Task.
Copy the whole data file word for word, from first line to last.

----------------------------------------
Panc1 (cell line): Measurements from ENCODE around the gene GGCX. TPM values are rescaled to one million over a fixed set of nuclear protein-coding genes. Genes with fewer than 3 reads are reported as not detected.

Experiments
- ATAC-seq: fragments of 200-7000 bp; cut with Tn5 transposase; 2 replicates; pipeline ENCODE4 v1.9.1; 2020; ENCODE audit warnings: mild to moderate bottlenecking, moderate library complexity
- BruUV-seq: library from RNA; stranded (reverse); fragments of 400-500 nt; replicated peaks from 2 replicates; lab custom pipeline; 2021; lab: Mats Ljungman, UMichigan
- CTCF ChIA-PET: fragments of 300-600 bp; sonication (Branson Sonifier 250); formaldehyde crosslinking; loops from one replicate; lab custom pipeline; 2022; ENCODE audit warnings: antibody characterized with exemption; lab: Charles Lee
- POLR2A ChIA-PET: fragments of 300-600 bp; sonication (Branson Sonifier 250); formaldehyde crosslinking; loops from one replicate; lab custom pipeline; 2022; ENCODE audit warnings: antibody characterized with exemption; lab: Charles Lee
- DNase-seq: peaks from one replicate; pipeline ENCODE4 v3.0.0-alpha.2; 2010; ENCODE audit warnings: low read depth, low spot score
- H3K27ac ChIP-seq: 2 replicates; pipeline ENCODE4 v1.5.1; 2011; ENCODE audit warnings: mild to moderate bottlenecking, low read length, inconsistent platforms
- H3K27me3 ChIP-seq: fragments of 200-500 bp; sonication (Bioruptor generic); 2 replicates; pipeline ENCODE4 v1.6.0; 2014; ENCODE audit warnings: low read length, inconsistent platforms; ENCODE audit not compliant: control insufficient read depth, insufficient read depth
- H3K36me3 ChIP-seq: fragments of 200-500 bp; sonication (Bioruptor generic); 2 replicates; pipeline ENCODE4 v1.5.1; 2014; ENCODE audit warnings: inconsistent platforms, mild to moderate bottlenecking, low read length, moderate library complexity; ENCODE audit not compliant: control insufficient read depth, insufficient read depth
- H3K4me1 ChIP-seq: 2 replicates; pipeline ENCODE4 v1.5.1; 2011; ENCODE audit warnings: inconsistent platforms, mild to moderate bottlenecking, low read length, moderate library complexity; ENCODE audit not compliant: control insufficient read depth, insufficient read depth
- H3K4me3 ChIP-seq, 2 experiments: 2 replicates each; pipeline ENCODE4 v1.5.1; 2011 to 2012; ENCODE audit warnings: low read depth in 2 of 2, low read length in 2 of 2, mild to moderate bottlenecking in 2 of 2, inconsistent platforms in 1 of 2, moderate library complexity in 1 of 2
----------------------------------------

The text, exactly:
Panc1 (cell line): Measurements from ENCODE around the gene GGCX. TPM values are rescaled to one million over a fixed set of nuclear protein-coding genes. Genes with fewer than 3 reads are reported as not detected.

Experiments
- ATAC-seq: fragments of 200-7000 bp; cut with Tn5 transposase; 2 replicates; pipeline ENCODE4 v1.9.1; 2020; ENCODE audit warnings: mild to moderate bottlenecking, moderate library complexity
- BruUV-seq: library from RNA; stranded (reverse); fragments of 400-500 nt; replicated peaks from 2 replicates; lab custom pipeline; 2021; lab: Mats Ljungman, UMichigan
- CTCF ChIA-PET: fragments of 300-600 bp; sonication (Branson Sonifier 250); formaldehyde crosslinking; loops from one replicate; lab custom pipeline; 2022; ENCODE audit warnings: antibody characterized with exemption; lab: Charles Lee
- POLR2A ChIA-PET: fragments of 300-600 bp; sonication (Branson Sonifier 250); formaldehyde crosslinking; loops from one replicate; lab custom pipeline; 2022; ENCODE audit warnings: antibody characterized with exemption; lab: Charles Lee
- DNase-seq: peaks from one replicate; pipeline ENCODE4 v3.0.0-alpha.2; 2010; ENCODE audit warnings: low read depth, low spot score
- H3K27ac ChIP-seq: 2 replicates; pipeline ENCODE4 v1.5.1; 2011; ENCODE audit warnings: mild to moderate bottlenecking, low read length, inconsistent platforms
- H3K27me3 ChIP-seq: fragments of 200-500 bp; sonication (Bioruptor generic); 2 replicates; pipeline ENCODE4 v1.6.0; 2014; ENCODE audit warnings: low read length, inconsistent platforms; ENCODE audit not compliant: control insufficient read depth, insufficient read depth
- H3K36me3 ChIP-seq: fragments of 200-500 bp; sonication (Bioruptor generic); 2 replicates; pipeline ENCODE4 v1.5.1; 2014; ENCODE audit warnings: inconsistent platforms, mild to moderate bottlenecking, low read length, moderate library complexity; ENCODE audit not compliant: control insufficient read depth, insufficient read depth
- H3K4me1 ChIP-seq: 2 replicates; pipeline ENCODE4 v1.5.1; 2011; ENCODE audit warnings: inconsistent platforms, mild to moderate bottlenecking, low read length, moderate library complexity; ENCODE audit not compliant: control insufficient read depth, insufficient read depth
- H3K4me3 ChIP-seq, 2 experiments: 2 replicates each; pipeline ENCODE4 v1.5.1; 2011 to 2012; ENCODE audit warnings: low read depth in 2 of 2, low read length in 2 of 2, mild to moderate bottlenecking in 2 of 2, inconsistent platforms in 1 of 2, moderate library complexity in 1 of 2